Scenario 1:
Upon discovering that your property is being sub-let without your permission, first decide if it’s causing a problem. As said at the beginning of the post, it might not be worth rocking the boat if there are no negative consequences of your tenant sub-letting (e.g. rent is being paid and the property is being kept in good condition). IF that’s the case, talk to your tenant about the situation.

Scenario 2:
In many cases, it’s not such a fairy-tale ending. Many unscrupulous people make a living out of unauthorised sub-letting, and this is when the reality of the situation can be extremely scary.

This is when the OT draws up tenancy agreements for individual rooms and let the rooms out separately to strangers, acting as if they are the real landlord. This can lead to a number of problems. First, the new tenants aren’t aware of the real landlord is. If there is a problem with the property, illegal sub-letters are unlikely to attend to them, and if they do, the problems aren’t usually resolved to a good standard. Secondly, most unauthorised sub-letting leads to overcrowding- this is because the sub-letter tries to cram in as many tenants as possible to maximize profit. Needless to say, an overcrowded property often leads to damage.

Regardless of whether your situation falls into scenario 1 or 2, you may want the sub-tenant to vacate, in which case you can do the following…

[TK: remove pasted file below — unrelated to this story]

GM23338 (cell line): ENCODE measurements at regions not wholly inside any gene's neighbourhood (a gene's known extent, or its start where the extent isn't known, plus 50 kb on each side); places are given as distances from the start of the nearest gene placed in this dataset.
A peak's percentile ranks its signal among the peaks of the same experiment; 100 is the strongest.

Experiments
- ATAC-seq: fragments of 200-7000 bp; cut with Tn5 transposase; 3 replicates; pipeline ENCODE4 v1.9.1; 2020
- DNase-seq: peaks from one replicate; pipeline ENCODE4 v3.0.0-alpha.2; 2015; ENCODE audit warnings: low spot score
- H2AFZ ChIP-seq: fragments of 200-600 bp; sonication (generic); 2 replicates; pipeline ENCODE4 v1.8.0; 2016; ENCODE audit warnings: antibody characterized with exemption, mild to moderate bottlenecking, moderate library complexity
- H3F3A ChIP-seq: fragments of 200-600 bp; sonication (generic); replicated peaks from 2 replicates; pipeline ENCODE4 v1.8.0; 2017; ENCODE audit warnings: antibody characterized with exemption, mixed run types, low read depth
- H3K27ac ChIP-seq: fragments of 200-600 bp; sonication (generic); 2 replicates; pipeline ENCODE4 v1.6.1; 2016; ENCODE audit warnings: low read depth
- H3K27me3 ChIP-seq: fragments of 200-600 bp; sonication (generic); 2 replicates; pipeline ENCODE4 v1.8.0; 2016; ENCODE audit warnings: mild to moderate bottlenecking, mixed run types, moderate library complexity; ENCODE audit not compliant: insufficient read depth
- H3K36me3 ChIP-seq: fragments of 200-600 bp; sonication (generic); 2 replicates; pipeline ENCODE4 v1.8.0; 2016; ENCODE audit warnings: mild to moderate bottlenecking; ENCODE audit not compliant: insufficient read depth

• Talk to the OT directly to try and resolve the situation- or at least make him aware that the jig is up. The OT may just admit defeat and close up shop;
  • if that fails, the sub-tenants should be spoken to directly to clarify the situation as they may well be unaware of the circumstances themselves. They could be understanding and willingly vacate. However, if you and the sub-tenants are happy for them to remain in the property, cut out the middle man by going through the proper procedures to have the tenancy negated, then draw up a new tenancy for each resident. But under no circumstances should you accept any payment of rent until the matter is sorted.
  • If you’re still adamant on removing the tenant/sub-tenants, enforce the term in your tenancy agreement if there is one, and warn the OT to remove the sub-tenant(s) or you will serve Notice to evict him because he is in breach of contract;
  • If there is no clause, you could say you’re insurer/lender does NOT permit subletting, so the sub-tenant must leave;
  • If that doesn’t work, you could try serving a Section 8 on Ground 12 to your tenant.

Note: never accept payment direct from a sub-tenant as this would be a form of consenting to a new tenancy agreement with them.

How do I evict/repossess a sub-let tenant (even if I’ve never met him, but gave my tenant permission to find the sub-let tenant)?